Lifting the lid of a Dutch oven for the first time is like opening a present and getting a surprise.
If you did things right, you might find a bubbly beef stew or steamy peach cobbler inside.
And if you did something wrong -- like pile the charcoal briquettes in the center under the oven -- you may have some burnt offerings for your guests.
But that's all right. Dutch oven cooking is all about learning from your mistakes and being rewarded for your successes.
Just ask Alette Hain with the Nebraska Game and Parks Commission. She's whipped up meals with Dutch ovens for more than 20 years.
Hain has made everything from bread and cinnamon rolls to stews and artichoke dip. Over the years, she's compiled a booklet of recipes that she shares with those who have been through the agency's Becoming an Outdoors Woman program.
"It's better than a charcoal grill. Anything you can do in your home, you can do in your Dutch oven," said Hain, who works in the agency's mailroom.
Dutch ovens have been around since the 1700s. Some say they were invented by Abraham Darby, an Englishman who visited the Netherlands. Others attribute the ovens to the Pennsylvania Dutch.
Today, most Dutch ovens are used around campfires. Made of cast iron or aluminum, the ovens have three stubby legs and come in a range of sizes from 8 inches to 22 inches. The size, usually stamped on the recessed lid, gives you an idea of the volume of the oven.
Dutch oven aficionados use different sizes for a variety of foods and stack them in towers to cook four-course meals that could include bread or rolls, vegetables, a roast or other entrée, and pies and cakes.
"It's a lot like using a crockpot. You can put anything you want in it and let it cook," Hain said.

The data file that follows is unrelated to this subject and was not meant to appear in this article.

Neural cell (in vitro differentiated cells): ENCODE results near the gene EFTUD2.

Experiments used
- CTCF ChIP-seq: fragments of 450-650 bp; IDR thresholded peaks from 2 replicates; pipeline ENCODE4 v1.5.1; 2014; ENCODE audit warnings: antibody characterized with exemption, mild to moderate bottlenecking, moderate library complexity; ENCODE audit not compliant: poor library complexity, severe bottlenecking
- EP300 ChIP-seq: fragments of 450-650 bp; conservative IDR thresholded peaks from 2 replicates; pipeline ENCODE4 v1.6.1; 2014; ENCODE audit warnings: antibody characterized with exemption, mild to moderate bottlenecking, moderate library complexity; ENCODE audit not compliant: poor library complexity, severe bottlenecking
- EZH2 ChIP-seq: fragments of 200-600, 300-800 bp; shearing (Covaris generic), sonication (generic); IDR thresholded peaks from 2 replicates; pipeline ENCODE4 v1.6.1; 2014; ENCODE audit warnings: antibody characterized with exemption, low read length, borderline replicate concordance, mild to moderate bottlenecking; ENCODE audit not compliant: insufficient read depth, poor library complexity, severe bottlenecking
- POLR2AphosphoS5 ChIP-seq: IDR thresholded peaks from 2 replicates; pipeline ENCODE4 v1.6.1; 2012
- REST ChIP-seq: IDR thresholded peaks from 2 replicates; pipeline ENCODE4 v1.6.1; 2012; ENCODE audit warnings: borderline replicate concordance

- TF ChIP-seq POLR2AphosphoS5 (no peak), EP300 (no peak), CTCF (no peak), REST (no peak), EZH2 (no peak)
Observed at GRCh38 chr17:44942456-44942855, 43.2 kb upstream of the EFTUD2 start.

The best size for beginners is a classic 12-inch oven, said Hain, while getting ready to make cobblers for about 400 people at the annual Carp-O-Rama event held last month at Pawnee Lake near Emerald.
Hain and her assistants -- Peggy Kapeller, Sarah Johnson and Tiffani Gerber, who also work for the agency -- were getting the charcoal briquettes nice and hot to place under the ovens and on the lids.
"Most of it's charcoal placement. If they can get that down, it's easy," Hain said.
Her general rule is: Don't place the briquettes in a pile under the oven; scatter them around the edges near the legs because heat flows from the outside to the inside. The same goes for the lids. Spread them around the rim and put about two in the middle.
Hain suggests using eight briquettes around the bottom (that's the reason for the three legs) and 12 to 14 on the lid. Wood coals can be used, but it's trickier.
Hot, white coals are moved around with a scoop like those for cleaning out fireplaces. Dutch oven cooks also use a special tool to lift the heavy lid. You usually can find them anywhere Dutch ovens are sold.
Due to their growing popularity, Dutch ovens now are available in many farm and big box stores. Average price for a 12-inch Dutch oven is about $50.
"You can cook so many things in them. It's good for all of our Scout trips," said Johnson, who has been using a Dutch oven for more than a year.
Many Dutch ovens already come preseasoned or cured. If they don't, you can preseason one by coating it with shortening and placing it on a grill. Don't do it in an oven because it will smoke up your kitchen.
"If you find a rusty one at a garage sale for a couple of bucks, buy it because they are so easy to clean up," Hain said.